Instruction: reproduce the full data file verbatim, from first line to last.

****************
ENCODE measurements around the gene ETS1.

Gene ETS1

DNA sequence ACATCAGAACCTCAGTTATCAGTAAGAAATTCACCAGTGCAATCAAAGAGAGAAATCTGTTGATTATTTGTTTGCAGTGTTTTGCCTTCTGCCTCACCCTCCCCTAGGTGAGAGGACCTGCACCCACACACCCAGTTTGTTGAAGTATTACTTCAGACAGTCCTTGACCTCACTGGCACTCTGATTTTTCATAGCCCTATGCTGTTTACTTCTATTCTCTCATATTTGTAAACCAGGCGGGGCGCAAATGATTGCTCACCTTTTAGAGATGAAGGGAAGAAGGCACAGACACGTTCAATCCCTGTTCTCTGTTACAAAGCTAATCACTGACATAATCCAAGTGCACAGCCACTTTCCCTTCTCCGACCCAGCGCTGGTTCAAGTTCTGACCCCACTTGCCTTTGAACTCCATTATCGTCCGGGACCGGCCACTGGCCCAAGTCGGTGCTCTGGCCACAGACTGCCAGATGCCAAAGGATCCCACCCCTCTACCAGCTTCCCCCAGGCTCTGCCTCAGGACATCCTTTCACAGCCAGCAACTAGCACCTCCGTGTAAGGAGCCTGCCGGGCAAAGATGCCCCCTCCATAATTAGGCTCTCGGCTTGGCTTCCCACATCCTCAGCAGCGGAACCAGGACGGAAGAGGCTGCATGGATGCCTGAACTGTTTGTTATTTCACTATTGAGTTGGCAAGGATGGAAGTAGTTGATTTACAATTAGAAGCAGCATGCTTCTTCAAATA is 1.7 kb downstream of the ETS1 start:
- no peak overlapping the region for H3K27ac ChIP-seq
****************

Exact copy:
ENCODE measurements around the gene ETS1.

Gene ETS1

DNA sequence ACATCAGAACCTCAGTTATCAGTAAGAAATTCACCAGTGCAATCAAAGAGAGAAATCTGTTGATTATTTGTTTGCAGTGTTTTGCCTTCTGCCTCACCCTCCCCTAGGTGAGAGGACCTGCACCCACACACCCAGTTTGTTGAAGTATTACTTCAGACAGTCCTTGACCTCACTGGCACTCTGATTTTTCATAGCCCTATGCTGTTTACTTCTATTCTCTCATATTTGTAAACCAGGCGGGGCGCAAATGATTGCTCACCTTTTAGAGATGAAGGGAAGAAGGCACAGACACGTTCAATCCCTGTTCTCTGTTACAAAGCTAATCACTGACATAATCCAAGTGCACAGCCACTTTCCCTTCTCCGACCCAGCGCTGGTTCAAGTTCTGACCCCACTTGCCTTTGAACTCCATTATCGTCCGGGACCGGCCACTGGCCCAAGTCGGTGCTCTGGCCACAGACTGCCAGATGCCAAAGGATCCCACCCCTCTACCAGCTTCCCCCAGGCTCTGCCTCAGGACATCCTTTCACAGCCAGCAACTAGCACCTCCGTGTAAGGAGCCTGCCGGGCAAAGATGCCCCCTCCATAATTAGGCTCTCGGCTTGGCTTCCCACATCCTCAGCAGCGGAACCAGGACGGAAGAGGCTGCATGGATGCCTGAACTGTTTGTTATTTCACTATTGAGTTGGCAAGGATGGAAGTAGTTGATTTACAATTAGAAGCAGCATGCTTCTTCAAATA is 1.7 kb downstream of the ETS1 start:
- no peak overlapping the region for H3K27ac ChIP-seq